For thousands of people each year, the search for love online ends not just with a broken heart, but an empty bank account.
So-called romance scams — in which fraudsters smother victims with professions of love then plead for large "loans" to cover invented emergencies — appear to be on the rise, according to federal law enforcement and fraud experts.
Romance scams cost nearly 5,900 victims more than $86.7 million last year, according to the Internet Crime Complaint Center. And state and federal agencies have shut down several large romance scams in recent months, including a case in which two South Africans and a Canadian were extradited to the U.S. on charges of bilking hundreds of Americans of millions of dollars through romance scams and other financial fraud schemes.
Victim advocates say the true cost of romance scams is probably much higher than official estimates because victims, men in particular, often stay silent out of shame.
Although older adults are often targeted — more than three-quarters of complaints to federal agencies came from people 40 and older — fraud experts say people of all ages and backgrounds can fall prey to romance scams.
That's particularly true if they've been through difficult circumstances, such as divorce, losing a job, serious illness and other major losses, says Doug Shadel, a fraud researcher and director of AARP Washington.
It's as if "their immune system to fraud" is weakened, Shadel said. An AARP study he co-authored last year found that Internet fraud victims had experienced significantly more negative life events in the previous two years than non-victims.
A 53-year-old grandmother from California recently learned how these confidence men (and women) play on the vulnerabilities of lonely singles.
A few months after her husband's death in 2012, Joanna — who asked her real name not be used to protect her privacy — went on Match.com looking for the soul mate she'd never had in her troubled marriage. She soon got a message from a man who said he was a widowed engineer from Colorado.
Within a week the man calling himself John had captured Joanna's heart with compliments, humor and declarations that she was the one.
A few months later John had to travel to Africa for business — a common ruse that signals the start of trouble. First he said his laptop broke and asked Joanna to ship a new one. Then he needed money to get materials for his job out of customs. A car accident was followed by other emergencies that prevented him from coming home — and led to requests for more cash.
The spell finally broke when Joanna demanded that John show his face on a webcam.
"I saw my 60-year-old Colorado man, and he was a college kid in Ghana," Joanna said.
The young man didn't give up. He told Joanna he'd really fallen in love with her. Instead she reported him to the local sheriff and the FBI.
Match.com declined to comment on Joanna's case specifically, but in a statement it said it goes to considerable lengths to make sure users are aware that they could encounter fraud artists.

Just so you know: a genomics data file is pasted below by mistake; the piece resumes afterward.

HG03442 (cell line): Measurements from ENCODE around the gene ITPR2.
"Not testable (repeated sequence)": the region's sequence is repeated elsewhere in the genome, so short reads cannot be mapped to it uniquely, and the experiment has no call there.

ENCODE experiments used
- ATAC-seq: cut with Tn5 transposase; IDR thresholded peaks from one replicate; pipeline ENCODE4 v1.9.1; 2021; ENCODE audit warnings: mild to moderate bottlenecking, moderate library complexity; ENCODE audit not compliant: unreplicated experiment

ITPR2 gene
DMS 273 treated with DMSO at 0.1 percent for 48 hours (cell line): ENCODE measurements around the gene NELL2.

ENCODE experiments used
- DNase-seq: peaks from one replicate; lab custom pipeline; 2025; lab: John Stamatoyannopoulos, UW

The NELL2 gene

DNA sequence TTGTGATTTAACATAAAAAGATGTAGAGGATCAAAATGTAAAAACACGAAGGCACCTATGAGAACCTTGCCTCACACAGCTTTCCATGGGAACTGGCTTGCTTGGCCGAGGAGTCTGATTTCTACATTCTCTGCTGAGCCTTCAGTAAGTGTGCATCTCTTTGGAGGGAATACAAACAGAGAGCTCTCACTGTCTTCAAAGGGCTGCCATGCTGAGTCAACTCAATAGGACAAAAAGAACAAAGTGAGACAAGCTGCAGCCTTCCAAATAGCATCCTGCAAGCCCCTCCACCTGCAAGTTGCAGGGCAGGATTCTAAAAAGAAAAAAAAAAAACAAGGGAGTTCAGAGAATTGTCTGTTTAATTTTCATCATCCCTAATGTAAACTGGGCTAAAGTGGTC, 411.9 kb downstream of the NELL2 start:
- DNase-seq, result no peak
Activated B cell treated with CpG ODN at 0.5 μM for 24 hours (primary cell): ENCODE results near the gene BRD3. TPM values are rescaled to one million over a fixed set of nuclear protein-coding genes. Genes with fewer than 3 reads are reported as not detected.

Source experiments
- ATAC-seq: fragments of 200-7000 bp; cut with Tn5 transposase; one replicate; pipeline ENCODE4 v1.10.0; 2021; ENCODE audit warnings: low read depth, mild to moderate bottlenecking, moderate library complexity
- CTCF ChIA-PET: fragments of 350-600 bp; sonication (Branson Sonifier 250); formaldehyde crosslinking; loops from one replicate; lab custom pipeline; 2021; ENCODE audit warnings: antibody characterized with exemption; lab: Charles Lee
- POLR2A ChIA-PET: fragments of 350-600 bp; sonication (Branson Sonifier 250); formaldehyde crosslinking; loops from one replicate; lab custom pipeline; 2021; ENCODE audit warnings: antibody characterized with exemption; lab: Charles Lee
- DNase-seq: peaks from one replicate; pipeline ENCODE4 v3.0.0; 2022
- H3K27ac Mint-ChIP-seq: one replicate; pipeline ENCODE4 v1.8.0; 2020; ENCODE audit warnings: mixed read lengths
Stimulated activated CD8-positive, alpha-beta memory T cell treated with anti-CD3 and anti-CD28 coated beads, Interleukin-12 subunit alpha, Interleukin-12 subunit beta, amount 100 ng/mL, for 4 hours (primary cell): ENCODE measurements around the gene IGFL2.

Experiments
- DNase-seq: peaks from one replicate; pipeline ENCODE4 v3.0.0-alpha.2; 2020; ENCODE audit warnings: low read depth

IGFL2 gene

Among the steps the site takes, they said, are a "pledge" that users must sign in which they promise not to send money or share financial information and to report anyone who asks for either; an anti-fraud "care team" that seeks out and blocks suspected scammers and technology that searches for word patterns and IP addresses associated with fraud.
"Since a few of these scammers manage to slip through all of our checks, we educate our consumers and put tools in their hands to protect themselves and report any concerns," Match.com said.
But the $2 billion dating industry could do much more, many experts say, including warning members who have been contacted by a known scammer. AARP is collecting signatures on an online petition calling on dating sites to take stronger steps to protect customers.
In Joanna's case, law enforcement did not contact her about an investigation after she reported the theft, and like the vast majority of victims, she never got any money back. She estimated that she lost a total of $125,000, which required her to take out loans.
Barb Sluppick, founder of the online support group Romancescams.org, which has 20,000 active members, said that one of the hardest things for victims to understand "is that there's no justice in these scams.". "Money that is sent, the money is gone," she said.
Federal officials acknowledge that many cases are not investigated, but they encourage people to report these crimes because the information helps them spot patterns and build cases against repeat offenders. And it allows victims to claim the loss on their taxes.
Today Joanna advises others to do their research on potential dates, but most importantly to pay attention to their gut instincts.
"I wish I'd listened to me. I wish I had listened to my family and friends. I wish I had listened to the Romance Scams support group," Joanna said. "I would have saved … thousands of dollars."
The best protection, experts say, is to cut off contact as soon as a prospective date acts suspiciously (see below for tips on spotting red flags). Because once they forge a bond with you — which can happen surprisingly fast — it can be very hard to break free.
Discontinuing contact may sound "obvious and simple, but it isn't always because they've fallen in love with this person," the AARP's Shadel said. "And so the tragedy of this type of crime is that you not only lose money, but it breaks your heart."
In the meantime, here are some strategies for staying safe while dating online:
Spira, the dating guru, also advises taking the relationship offline fairly quickly via a face-to-face meeting in a public place. Otherwise you have a "digital penpal," she said. "And once you meet them, there might not be anything in common." Also, experts say, reluctance to meet can be another red flag.